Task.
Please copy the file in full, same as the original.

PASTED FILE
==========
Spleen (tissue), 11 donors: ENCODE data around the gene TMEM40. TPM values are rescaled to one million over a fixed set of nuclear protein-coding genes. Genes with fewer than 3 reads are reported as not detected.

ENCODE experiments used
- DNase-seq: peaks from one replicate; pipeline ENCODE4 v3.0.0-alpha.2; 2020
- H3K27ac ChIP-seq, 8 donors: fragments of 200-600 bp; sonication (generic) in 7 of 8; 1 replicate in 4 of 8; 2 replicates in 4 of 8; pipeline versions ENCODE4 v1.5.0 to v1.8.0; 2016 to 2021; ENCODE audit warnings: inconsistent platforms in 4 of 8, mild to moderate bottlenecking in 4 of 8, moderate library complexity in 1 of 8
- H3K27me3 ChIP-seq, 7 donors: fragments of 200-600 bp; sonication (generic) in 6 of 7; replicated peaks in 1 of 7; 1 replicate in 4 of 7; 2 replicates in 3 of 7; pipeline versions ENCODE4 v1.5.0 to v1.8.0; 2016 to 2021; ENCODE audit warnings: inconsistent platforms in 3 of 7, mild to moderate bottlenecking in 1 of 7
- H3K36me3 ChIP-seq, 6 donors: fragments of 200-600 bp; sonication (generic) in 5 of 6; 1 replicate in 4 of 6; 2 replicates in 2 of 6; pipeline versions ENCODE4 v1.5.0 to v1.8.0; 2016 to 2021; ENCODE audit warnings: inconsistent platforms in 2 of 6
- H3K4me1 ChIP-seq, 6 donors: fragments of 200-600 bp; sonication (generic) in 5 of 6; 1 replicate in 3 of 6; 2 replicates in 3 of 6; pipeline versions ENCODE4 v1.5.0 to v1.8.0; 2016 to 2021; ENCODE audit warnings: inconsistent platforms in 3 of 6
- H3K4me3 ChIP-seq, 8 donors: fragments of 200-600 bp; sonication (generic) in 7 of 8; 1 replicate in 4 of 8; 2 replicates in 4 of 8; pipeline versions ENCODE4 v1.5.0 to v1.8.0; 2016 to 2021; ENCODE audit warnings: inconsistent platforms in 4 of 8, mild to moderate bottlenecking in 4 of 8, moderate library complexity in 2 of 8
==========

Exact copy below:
Spleen (tissue), 11 donors: ENCODE data around the gene TMEM40. TPM values are rescaled to one million over a fixed set of nuclear protein-coding genes. Genes with fewer than 3 reads are reported as not detected.

ENCODE experiments used
- DNase-seq: peaks from one replicate; pipeline ENCODE4 v3.0.0-alpha.2; 2020
- H3K27ac ChIP-seq, 8 donors: fragments of 200-600 bp; sonication (generic) in 7 of 8; 1 replicate in 4 of 8; 2 replicates in 4 of 8; pipeline versions ENCODE4 v1.5.0 to v1.8.0; 2016 to 2021; ENCODE audit warnings: inconsistent platforms in 4 of 8, mild to moderate bottlenecking in 4 of 8, moderate library complexity in 1 of 8
- H3K27me3 ChIP-seq, 7 donors: fragments of 200-600 bp; sonication (generic) in 6 of 7; replicated peaks in 1 of 7; 1 replicate in 4 of 7; 2 replicates in 3 of 7; pipeline versions ENCODE4 v1.5.0 to v1.8.0; 2016 to 2021; ENCODE audit warnings: inconsistent platforms in 3 of 7, mild to moderate bottlenecking in 1 of 7
- H3K36me3 ChIP-seq, 6 donors: fragments of 200-600 bp; sonication (generic) in 5 of 6; 1 replicate in 4 of 6; 2 replicates in 2 of 6; pipeline versions ENCODE4 v1.5.0 to v1.8.0; 2016 to 2021; ENCODE audit warnings: inconsistent platforms in 2 of 6
- H3K4me1 ChIP-seq, 6 donors: fragments of 200-600 bp; sonication (generic) in 5 of 6; 1 replicate in 3 of 6; 2 replicates in 3 of 6; pipeline versions ENCODE4 v1.5.0 to v1.8.0; 2016 to 2021; ENCODE audit warnings: inconsistent platforms in 3 of 6
- H3K4me3 ChIP-seq, 8 donors: fragments of 200-600 bp; sonication (generic) in 7 of 8; 1 replicate in 4 of 8; 2 replicates in 4 of 8; pipeline versions ENCODE4 v1.5.0 to v1.8.0; 2016 to 2021; ENCODE audit warnings: inconsistent platforms in 4 of 8, mild to moderate bottlenecking in 4 of 8, moderate library complexity in 2 of 8